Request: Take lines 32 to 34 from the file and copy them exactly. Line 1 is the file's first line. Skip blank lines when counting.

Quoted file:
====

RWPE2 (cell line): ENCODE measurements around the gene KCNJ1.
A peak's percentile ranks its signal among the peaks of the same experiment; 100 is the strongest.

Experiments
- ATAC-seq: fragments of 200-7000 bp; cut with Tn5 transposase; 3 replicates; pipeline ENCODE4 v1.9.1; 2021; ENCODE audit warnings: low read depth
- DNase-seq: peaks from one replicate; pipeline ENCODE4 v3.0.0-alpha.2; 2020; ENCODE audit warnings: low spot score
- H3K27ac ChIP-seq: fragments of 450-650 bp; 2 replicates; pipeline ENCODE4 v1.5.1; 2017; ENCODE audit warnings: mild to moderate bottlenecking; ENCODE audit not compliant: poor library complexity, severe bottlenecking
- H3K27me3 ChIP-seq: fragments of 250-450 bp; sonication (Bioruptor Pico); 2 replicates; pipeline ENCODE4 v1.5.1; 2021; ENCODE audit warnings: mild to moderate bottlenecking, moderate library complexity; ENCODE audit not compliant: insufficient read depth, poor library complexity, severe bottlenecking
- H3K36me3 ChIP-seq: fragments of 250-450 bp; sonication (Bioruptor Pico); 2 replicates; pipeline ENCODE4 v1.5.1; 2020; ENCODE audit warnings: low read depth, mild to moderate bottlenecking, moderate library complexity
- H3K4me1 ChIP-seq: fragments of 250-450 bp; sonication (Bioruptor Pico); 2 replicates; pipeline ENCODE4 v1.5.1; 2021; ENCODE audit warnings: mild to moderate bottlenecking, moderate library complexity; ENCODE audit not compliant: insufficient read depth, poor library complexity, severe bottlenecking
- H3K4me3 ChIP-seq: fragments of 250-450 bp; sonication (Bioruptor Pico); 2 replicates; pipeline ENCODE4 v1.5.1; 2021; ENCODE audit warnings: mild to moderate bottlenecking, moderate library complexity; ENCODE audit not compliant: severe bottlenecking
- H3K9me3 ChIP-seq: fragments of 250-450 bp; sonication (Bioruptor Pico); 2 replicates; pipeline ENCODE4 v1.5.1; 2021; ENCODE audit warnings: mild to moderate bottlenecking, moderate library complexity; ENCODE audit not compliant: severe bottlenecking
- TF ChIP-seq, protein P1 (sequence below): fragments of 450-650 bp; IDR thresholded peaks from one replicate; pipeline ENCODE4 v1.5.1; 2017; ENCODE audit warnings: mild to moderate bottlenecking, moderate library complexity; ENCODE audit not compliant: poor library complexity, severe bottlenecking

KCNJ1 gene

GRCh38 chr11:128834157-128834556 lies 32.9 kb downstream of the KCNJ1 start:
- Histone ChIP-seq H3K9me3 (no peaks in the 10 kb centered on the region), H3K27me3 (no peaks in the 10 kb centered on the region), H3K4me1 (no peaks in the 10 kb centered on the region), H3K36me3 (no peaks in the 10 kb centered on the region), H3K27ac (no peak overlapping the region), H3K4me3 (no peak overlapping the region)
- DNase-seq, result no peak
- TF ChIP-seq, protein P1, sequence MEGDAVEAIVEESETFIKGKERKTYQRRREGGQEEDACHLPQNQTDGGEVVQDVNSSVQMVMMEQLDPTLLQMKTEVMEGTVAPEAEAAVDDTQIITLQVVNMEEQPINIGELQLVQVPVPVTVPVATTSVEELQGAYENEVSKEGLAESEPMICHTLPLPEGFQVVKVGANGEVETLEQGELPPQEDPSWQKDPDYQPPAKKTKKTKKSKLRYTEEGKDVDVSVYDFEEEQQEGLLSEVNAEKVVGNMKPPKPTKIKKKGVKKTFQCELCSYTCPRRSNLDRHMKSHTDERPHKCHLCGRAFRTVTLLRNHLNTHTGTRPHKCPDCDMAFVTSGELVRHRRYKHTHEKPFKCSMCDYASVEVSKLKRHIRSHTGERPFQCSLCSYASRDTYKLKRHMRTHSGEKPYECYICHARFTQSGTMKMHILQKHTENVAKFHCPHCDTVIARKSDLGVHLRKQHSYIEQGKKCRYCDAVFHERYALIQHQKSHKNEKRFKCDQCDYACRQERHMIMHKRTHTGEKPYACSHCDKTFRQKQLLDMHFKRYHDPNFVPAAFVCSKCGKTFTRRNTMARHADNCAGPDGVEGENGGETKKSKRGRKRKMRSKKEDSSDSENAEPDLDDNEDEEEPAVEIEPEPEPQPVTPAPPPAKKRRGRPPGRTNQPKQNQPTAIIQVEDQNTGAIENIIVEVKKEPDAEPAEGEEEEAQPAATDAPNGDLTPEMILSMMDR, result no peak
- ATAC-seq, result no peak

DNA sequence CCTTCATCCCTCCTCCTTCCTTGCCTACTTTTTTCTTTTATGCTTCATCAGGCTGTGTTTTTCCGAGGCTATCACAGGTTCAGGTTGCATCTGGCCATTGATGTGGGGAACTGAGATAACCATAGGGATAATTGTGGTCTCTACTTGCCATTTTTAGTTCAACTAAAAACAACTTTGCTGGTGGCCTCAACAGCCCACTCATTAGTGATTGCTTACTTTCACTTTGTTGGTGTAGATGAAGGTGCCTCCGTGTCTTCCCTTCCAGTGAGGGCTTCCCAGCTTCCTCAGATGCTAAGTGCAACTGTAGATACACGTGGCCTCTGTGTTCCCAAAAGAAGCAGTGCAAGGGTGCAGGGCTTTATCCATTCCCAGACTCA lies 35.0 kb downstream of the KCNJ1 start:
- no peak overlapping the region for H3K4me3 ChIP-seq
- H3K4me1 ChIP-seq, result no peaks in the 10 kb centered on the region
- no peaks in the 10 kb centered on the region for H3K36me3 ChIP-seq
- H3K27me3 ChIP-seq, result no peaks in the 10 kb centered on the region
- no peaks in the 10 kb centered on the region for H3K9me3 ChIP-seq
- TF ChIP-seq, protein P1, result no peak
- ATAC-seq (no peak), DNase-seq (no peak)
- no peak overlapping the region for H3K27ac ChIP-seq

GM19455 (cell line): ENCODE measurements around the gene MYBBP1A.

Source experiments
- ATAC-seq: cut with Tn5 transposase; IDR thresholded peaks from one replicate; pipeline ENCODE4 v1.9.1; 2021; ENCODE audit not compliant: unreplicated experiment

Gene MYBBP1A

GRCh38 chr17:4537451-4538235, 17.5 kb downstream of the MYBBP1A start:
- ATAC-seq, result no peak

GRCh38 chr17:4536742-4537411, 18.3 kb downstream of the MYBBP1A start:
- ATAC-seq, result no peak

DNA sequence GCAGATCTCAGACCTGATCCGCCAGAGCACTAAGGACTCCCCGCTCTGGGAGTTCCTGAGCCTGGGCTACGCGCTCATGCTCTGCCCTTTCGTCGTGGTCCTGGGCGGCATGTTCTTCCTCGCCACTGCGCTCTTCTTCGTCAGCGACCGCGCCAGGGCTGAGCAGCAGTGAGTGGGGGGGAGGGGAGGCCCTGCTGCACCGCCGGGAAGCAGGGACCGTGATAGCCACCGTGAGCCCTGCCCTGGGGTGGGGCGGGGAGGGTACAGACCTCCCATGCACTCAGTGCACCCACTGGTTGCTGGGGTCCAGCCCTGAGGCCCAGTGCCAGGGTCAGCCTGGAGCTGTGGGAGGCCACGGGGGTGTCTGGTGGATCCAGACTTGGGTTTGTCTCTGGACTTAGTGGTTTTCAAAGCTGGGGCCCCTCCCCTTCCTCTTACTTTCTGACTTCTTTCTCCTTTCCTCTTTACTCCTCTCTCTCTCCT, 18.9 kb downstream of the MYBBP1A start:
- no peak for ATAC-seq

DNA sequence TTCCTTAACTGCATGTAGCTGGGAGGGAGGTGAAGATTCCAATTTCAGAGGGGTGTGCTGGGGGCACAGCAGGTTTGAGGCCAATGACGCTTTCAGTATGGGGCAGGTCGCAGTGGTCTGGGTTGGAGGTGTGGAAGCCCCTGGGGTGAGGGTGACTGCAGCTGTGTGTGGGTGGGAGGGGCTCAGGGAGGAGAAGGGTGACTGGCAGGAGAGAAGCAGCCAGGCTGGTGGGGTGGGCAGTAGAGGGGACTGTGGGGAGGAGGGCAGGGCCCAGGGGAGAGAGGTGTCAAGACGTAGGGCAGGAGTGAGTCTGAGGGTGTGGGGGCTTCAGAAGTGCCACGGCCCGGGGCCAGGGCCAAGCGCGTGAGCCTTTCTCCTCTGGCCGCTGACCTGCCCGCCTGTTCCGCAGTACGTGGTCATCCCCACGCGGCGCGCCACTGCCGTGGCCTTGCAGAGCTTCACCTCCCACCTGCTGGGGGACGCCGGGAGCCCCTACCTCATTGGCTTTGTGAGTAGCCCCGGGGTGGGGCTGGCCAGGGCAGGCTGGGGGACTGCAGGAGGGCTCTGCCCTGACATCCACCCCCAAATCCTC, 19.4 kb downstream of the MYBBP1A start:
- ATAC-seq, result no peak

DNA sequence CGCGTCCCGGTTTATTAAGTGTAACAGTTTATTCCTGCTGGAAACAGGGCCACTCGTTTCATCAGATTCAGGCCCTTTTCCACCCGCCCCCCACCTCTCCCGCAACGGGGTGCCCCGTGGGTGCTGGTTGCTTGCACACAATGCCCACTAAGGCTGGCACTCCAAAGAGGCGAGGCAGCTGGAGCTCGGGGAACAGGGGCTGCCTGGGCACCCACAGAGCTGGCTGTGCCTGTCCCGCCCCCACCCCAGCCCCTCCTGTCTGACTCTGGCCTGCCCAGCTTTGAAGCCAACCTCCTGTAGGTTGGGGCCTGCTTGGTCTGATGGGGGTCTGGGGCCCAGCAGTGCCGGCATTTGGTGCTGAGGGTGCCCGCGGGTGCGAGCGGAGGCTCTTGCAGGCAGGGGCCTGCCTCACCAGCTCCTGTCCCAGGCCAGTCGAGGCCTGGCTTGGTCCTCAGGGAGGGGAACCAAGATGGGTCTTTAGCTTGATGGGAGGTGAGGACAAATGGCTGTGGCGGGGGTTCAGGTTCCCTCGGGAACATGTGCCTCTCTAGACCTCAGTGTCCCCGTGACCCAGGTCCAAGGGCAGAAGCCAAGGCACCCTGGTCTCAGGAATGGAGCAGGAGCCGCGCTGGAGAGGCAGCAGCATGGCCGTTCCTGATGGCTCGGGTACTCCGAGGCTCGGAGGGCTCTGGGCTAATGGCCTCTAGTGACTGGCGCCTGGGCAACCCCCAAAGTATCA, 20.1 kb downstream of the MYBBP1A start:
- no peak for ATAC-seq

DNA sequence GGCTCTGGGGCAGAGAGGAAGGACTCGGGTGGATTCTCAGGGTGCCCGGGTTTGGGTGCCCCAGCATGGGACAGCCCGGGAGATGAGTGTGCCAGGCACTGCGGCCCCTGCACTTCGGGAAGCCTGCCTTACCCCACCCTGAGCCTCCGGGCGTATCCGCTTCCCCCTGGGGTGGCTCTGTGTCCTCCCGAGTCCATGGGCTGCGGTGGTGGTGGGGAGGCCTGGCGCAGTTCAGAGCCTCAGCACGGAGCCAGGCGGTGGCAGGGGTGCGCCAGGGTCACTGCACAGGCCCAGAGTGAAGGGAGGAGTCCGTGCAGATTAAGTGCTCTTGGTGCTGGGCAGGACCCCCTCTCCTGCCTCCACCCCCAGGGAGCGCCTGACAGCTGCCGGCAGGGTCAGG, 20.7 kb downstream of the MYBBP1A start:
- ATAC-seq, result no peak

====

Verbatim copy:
GRCh38 chr17:4537451-4538235, 17.5 kb downstream of the MYBBP1A start:
- ATAC-seq, result no peak

GRCh38 chr17:4536742-4537411, 18.3 kb downstream of the MYBBP1A start: